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Leadscrew backlash reduction - part 2

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  • Leadscrew backlash reduction - part 2

    [Doozer - you can skip this, I know that you think there's "Nothing wrong with backlash. If you think there is, seek help."]

    In Part 1, BCRider had an idea for an adjustable nut, which I interpreted to be something like this:
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    Threading the 2 gives an accurate way of adjusting the back lash and the adjust-nut is held securely (the 20 tpi is arbitrary):

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    I was all set to do this on my mill table, but when I removed it, this is what I had:


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    That's not gonna' work. So I came up with Plan B:

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    There are other ideas that use a spring between the adjust-nut and the main nut. I don't like that because if the spring is strong enough to not compress under load, it will be putting that force on the lead screw's threads continuously.

    In Plan B the adjust-nut is held rigidly with respect to the main nut and the distance between the 2 is adjustable via the differential-thread screws. The 1/4-20 and 10-32 threads give an effective pitch of 0.019 (53 tpi), so that fine tuning the back lash is easy enough.

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    (I hate it that I happened to pick 2 screws of unequal length - very amateur.)

    I have it adjusted so that there is a couple of thou back lash at the ends and 0.015+- in the middle. Yeah, there's still back lash, but just feels so much nicer when I can take it up by swinging the crank 54* instead of 112*.


  • #2
    I'm not sure why method one was rejected? I used that lash adjust scheme on my first Logan lathe with great success. It had a nut similar to the one you have shown.
    Last edited by CalM; 04-06-2022, 02:38 PM.

    Comment


    • #3
      Originally posted by CalM View Post
      I'm not sure why method one was rejected? I used that lash adjust scheme on my first Logan lathe with great success. It had a nut similar to the one you have shown.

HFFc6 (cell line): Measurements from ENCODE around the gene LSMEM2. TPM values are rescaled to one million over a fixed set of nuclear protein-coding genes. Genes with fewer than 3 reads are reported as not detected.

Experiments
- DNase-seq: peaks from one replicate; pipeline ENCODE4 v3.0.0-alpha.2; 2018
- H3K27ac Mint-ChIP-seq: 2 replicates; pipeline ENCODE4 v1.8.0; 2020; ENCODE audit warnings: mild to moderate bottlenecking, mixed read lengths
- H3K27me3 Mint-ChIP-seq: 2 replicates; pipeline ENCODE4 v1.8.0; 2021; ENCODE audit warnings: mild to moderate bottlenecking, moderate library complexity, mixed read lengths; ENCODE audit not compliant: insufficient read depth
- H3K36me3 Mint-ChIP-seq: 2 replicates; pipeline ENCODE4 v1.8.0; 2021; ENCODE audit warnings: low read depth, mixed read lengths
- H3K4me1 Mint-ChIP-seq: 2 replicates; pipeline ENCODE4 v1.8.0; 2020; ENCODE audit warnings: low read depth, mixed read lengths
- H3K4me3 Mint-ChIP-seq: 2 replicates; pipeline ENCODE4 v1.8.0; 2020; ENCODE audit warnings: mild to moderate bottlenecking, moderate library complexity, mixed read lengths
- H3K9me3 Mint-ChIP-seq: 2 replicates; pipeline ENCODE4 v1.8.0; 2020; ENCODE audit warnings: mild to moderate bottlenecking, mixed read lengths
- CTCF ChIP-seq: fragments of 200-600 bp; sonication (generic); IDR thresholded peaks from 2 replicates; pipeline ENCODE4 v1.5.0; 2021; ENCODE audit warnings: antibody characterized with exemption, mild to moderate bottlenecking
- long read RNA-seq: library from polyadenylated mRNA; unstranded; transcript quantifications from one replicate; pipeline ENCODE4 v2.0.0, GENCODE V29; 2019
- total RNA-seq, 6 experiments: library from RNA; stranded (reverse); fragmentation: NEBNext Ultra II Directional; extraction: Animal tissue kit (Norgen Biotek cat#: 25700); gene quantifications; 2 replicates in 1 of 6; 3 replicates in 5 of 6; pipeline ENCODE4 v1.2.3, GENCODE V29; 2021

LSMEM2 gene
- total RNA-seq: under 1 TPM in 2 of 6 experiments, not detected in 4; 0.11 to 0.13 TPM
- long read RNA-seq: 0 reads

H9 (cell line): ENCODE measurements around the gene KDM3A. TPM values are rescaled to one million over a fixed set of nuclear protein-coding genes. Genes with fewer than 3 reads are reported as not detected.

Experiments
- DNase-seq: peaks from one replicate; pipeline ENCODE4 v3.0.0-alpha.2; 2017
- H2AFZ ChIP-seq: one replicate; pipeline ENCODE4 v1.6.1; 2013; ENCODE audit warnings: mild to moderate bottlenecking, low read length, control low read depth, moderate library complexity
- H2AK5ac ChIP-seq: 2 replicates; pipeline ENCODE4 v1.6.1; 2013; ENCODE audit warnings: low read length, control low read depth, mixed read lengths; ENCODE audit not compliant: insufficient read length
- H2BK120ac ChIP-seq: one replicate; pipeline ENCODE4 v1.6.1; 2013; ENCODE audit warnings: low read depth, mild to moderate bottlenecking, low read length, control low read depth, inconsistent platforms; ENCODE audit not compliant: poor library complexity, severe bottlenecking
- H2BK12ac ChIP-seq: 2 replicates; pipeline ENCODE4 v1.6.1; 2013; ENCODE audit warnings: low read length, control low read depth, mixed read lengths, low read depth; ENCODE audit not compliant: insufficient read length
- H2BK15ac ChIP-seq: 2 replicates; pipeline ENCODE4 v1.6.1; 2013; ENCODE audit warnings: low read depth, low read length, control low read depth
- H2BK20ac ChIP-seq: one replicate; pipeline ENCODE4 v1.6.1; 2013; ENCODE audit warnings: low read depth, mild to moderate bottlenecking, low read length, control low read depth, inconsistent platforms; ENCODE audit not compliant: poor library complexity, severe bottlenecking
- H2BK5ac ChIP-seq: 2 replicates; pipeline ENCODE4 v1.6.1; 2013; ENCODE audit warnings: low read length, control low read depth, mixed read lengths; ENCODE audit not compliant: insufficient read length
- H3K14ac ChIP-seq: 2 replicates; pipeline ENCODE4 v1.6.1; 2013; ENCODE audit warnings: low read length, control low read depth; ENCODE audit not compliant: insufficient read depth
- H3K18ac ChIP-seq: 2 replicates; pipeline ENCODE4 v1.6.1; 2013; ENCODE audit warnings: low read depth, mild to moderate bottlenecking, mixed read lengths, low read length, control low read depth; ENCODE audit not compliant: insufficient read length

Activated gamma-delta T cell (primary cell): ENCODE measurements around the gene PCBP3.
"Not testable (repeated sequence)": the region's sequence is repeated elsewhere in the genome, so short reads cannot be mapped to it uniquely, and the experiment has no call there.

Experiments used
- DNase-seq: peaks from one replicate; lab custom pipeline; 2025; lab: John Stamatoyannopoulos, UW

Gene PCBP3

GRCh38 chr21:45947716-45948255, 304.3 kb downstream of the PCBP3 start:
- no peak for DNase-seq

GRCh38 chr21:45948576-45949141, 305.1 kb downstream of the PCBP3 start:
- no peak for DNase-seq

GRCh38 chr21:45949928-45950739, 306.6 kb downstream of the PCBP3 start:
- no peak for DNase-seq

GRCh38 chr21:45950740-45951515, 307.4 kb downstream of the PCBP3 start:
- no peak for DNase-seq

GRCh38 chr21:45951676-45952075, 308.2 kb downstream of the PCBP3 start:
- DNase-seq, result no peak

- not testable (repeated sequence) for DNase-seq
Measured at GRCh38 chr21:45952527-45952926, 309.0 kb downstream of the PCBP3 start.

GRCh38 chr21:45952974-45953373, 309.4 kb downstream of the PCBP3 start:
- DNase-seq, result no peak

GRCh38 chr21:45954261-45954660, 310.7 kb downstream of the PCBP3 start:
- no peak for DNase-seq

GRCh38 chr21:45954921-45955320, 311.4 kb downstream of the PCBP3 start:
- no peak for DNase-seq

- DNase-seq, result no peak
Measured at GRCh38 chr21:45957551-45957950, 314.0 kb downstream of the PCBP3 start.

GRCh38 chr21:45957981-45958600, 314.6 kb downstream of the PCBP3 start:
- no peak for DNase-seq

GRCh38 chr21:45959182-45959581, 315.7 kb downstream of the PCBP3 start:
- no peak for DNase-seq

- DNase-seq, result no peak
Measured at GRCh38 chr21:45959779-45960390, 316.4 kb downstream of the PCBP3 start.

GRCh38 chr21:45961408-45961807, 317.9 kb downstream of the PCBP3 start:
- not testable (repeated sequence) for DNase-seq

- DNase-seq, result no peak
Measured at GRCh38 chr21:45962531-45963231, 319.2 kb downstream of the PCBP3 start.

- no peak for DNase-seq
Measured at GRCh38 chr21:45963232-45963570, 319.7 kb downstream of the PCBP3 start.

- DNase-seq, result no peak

It looks like there would have been very little room between the major diameter of the Acme and the minor of the adjustment thread. That flat on the original nut puts a serious limit on the OD of the adjuster that could be used. It would be possible but it looks like it would be pretty tight and fussy.

      Bob, your solution is another nice option. Just goes to prove the old saying "There's more than one road to Rome...". Nicely done.

      Since some of the adjuster ideas tend to distort the contact between nut and screw I find that after an adjustment the contact points at the ends of the backlash tend to feel soft or spongy through the hand wheel. How did this method work out in that regard?
      Chilliwack BC, Canada

      Comment


      • #4
        It seems that every single one of the schemes for adjusting out backlash by squeezing lengthwise will increase wear exactly the way Doozer says it will. He's dead right on that. They all reduce the length of thread that is carrying the axial load below what would be available if the nut were not split.

        If you did something different, it would not, and it still would keep things tight.

        Split lengthwise, as has been suggested before. Let the split feedscrew nut be loose so it can float radially for at least a small distance, but prevent it from turning. or moving lengthwise. Spring load it so that it stays closed on the screw, like a pair of halfnuts.

        That should ride right over most variations in the wear of the screw, and still stay adjusted for least backlash. If you are concerned, or annoyed, by backlash, that seems like the best approach. It has the least objections to it, as I count them, and should work well.

        The spring does not even need to be that strong, nothing like what a lengthwise spring would need to be, because it only needs to hold the nut halves against the radial component of thrust on an acme screw. There is some, but because the slope of the sides of an acme thread are pretty steep, that radial force is far less than it would be for, say, a standard screw thread.

        With a reasonably long nut, it might even help in averaging the wear on the screw, although I'd not make a very strong claim for that.
        CNC machines only go through the motions

        Comment


        • #5
          All kidding aside, I really like it.